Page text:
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Cape Revenues Show Beachgoing’s Popularity In Pandemic

Signs and railings are set up to create one way lanes on and off the beach to maintain social distancing at Nauset Beach in Orleans. (Jesse Costa/WBUR)
Signs and railings are set up to create one way lanes on and off the beach to maintain social distancing at Nauset Beach in Orleans. (Jesse Costa/WBUR)

Revenue tied to beachgoing is the latest indicator that Cape Cod had a "much more robust season" than originally expected amid the restrictions, behavior changes and anxiety of the COVID-19 pandemic, Sen. Julian Cyr said Thursday.

On a Cape Cod Reopening Task Force conference call, Cyr ran through beach pass and sticker revenue updates for several towns in the region.

In Yarmouth, daily beach revenue this year was about the same as in 2019, and Sandwich, Barnstable and Brewster all took in more beach revenue this year than last — Sandwich had a 15% increase in sticker sales and parking pass revenue, Barnstable brought in 18% more revenue from passes and gate sales, and in Brewster, which did not offer weekly passes to non-residents but offered daily passes at a higher rate, revenue was up 25%.

Truro, Orleans and Falmouth all experienced dips of around 15% over 2019, Cyr said. A Truro resident, Cyr said much of his town's shortfall was attributable to a decision not to sell daily beach passes as a crowd-control measure. Orleans did not offer weekly passes to non-residents this year, he said.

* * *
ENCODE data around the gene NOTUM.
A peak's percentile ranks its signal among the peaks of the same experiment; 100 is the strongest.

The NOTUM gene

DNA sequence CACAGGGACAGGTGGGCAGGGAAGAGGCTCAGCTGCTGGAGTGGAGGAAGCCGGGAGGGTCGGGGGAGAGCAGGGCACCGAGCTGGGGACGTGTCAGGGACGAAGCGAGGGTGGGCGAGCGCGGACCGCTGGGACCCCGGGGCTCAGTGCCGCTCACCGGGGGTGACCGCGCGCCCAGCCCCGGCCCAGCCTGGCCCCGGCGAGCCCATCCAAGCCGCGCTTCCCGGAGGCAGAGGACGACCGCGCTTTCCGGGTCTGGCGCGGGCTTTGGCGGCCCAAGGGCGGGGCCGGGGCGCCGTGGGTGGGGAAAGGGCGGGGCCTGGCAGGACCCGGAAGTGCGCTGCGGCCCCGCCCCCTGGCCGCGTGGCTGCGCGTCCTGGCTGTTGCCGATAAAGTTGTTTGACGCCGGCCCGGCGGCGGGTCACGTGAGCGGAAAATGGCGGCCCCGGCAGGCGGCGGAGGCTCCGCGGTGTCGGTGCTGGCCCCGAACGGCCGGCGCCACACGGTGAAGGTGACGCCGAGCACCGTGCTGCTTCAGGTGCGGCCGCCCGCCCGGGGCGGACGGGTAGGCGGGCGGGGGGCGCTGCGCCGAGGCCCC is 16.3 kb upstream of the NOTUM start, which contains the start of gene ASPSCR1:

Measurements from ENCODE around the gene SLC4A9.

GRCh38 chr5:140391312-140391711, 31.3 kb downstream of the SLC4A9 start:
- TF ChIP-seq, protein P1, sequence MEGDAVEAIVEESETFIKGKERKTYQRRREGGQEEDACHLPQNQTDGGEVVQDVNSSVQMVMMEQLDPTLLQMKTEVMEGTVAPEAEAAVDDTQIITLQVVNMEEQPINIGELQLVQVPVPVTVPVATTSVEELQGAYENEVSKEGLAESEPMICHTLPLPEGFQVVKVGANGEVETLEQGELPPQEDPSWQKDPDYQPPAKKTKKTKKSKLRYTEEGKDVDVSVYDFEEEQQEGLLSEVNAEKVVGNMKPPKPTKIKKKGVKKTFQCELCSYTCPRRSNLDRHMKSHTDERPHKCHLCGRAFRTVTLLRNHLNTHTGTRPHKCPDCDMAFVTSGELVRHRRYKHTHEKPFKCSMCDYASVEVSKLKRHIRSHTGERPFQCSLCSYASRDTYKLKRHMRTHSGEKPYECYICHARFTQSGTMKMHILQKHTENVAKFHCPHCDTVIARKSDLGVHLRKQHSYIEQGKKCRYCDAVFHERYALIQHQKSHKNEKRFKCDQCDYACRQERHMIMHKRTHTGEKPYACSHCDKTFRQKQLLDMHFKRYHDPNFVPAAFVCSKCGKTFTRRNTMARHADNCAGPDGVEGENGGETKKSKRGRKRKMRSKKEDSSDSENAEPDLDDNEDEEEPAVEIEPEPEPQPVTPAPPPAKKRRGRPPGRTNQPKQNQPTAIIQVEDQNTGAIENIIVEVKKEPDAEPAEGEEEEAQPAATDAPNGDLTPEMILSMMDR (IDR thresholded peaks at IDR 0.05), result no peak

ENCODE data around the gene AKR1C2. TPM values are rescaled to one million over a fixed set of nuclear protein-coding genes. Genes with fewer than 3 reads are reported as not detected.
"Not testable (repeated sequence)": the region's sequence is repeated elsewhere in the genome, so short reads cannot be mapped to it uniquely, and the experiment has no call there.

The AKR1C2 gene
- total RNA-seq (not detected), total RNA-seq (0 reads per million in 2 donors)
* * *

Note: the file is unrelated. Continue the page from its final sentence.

At the Cape Cod National Seashore, revenue collections were similar to last year despite limitations including less staff, a later start to fee collections, and the trams for Coast Guard Beach running at half capacity, superintendent Brian Carlstrom said.

"Overall, the beaches staying open I think provided a relatively COVID-safe space for people to relax and rejuvenate and maybe spend some time with loved ones or friends in small groups," Cyr said. "Overall I think we saw very little or no community spread related to those activities."

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